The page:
What's Making My Mother Paranoid
April 15, 2009 6:42 AM   Subscribe

My mother has become increasingly paranoid recently. How can I help her?

My mother is in her late seventies. She had a mild heart attack in the early part of this decade, but now that she's stopped smoking and my siblings and I have gotten her out of a rotten housing situation a few years ago, she's been doing pretty well. She's still mobile, if achey, and is still quite sharp for the most part.

However, the situation we got her out of, where there were drug dealers living next to her, seems to have stuck with her. She has frequently told my brother who lives near her (and me a few times during visits) that the drug dealers are still after her, even though she's now living in a senior community and has never interacted with the police about any of that. We've seen no signs of it at all.

Just last week, it got worse. My mom moved in with my brother for several days, as she was too afraid to stay at her condo at the senior community. She also thought there were lurkers about outside at my brother's house.

AND to top it off, she started thinking that his wife was wanting to hurt her. I'd gotten concerned when I heard she'd left her condo and I had wondered if she was going to get worse, and it seems she has.

My brother's done what he could to talk her down. I've talked to her too by phone, but I'm nowhere nearby to offer much help other than reassurance and advice. I'm told she's going to be moving back to her place and my brother's going to be going with my mom to her doctor.

I've done a little reading online about this kind of issue with aging people and it seems that it could just be something that can be lived with, could be an early sign of oncoming dementia or it could even by a side effect of taking statins (and my mother does take some sort of cholesterol medication, but I haven't confirmed what it is). The thing is that for health stuff, the internet is often full of anecdotal bullshit and snake oil. And since I'm not a medical professional, I know I have a tough time sorting the wheat from the chaff there.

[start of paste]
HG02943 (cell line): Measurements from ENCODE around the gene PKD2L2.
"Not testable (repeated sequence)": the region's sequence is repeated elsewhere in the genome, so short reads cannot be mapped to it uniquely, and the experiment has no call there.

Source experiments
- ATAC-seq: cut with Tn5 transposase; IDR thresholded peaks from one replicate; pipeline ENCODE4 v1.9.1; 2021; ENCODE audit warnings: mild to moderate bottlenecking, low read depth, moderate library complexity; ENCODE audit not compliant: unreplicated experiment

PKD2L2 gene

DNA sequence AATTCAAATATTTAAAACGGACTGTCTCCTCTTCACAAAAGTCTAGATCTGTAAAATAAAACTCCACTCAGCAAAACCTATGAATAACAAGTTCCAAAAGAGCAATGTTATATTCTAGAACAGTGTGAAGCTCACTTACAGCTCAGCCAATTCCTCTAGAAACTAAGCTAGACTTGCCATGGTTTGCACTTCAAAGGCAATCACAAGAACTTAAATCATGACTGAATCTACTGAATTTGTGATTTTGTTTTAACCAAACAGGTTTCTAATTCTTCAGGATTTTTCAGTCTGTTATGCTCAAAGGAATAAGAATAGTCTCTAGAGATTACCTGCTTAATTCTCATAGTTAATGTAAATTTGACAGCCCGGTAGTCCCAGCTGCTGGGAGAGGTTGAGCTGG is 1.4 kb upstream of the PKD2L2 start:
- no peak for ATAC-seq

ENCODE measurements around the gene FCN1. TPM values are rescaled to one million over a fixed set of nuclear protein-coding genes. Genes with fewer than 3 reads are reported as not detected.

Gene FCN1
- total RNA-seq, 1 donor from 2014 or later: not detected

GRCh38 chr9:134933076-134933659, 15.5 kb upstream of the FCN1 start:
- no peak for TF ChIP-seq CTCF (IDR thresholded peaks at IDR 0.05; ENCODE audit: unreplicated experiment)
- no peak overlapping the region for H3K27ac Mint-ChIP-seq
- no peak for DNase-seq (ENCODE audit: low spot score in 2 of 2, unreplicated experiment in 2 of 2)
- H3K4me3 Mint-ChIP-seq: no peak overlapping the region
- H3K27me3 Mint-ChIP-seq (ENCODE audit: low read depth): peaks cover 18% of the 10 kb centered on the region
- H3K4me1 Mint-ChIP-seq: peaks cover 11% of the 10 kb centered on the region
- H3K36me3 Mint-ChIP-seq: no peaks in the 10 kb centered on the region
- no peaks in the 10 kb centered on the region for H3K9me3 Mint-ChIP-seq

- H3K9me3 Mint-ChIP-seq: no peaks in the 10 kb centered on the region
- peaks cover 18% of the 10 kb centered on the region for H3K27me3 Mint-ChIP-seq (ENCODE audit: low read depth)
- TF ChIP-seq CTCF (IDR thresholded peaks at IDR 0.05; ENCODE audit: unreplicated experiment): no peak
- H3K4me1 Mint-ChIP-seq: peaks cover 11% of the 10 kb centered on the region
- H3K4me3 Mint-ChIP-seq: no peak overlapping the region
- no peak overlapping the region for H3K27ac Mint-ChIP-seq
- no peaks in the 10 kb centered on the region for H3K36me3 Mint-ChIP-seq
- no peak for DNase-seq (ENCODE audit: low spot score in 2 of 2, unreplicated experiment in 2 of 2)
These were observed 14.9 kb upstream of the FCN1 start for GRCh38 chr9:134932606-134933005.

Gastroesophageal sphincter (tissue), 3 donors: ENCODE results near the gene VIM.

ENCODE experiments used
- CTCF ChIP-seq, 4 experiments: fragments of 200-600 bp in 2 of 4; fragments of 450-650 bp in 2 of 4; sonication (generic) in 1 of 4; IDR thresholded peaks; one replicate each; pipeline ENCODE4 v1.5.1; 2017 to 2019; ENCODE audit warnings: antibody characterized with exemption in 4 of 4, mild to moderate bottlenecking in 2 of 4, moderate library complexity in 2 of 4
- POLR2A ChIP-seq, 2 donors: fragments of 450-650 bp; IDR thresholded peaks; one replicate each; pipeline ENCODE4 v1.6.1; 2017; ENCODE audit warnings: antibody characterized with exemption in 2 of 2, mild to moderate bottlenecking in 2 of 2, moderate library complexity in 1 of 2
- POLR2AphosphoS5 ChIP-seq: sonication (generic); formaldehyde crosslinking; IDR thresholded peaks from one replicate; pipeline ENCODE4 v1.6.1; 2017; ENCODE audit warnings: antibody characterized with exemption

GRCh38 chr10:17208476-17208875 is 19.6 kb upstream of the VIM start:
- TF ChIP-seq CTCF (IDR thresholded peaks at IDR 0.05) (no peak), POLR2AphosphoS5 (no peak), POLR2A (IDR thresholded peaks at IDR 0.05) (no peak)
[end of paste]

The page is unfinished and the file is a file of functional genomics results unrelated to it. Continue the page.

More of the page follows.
I know you are not my mom's doctor, but I would like to hear from anyone with experience with paranoia affecting the elderly so that I can figure out what information might be helpful to pass on to my brother for when he visits my mother's doctor. I have no idea how good or bad her doctor is, but it is my experience with my own GP that going in with some foreknowledge can be helpful.

Anyone wanting to ask any followup questions or contact me for any other reasons can use the following email address:


Thank you.
posted by anonymous to Health & Fitness (8 answers total) 2 users marked this as a favorite
You are rightly concerned. I'm so sorry to hear that you're going through this. It can be such a difficult experience to see someone you love behaving in strange ways. I'm hopeful you and your brother can support each other as you try to deal with this.

Your mother's doctor is absolutely the place to start as far as figuring this out. The most important information that he needs is a list of all the medications she's taking (prescription, over-the-counter, herbals, supplements), and then as much information as you and your brother can provide about your mother's behavior. Outside of the paranoia, has anything else changed? Has her attitude changed (for example, unusually playful/silly, or short-tempered and angry, or anything else that's a change from normal)? Is she forgetting things -- bills, leaving stoves on or water running, etc.?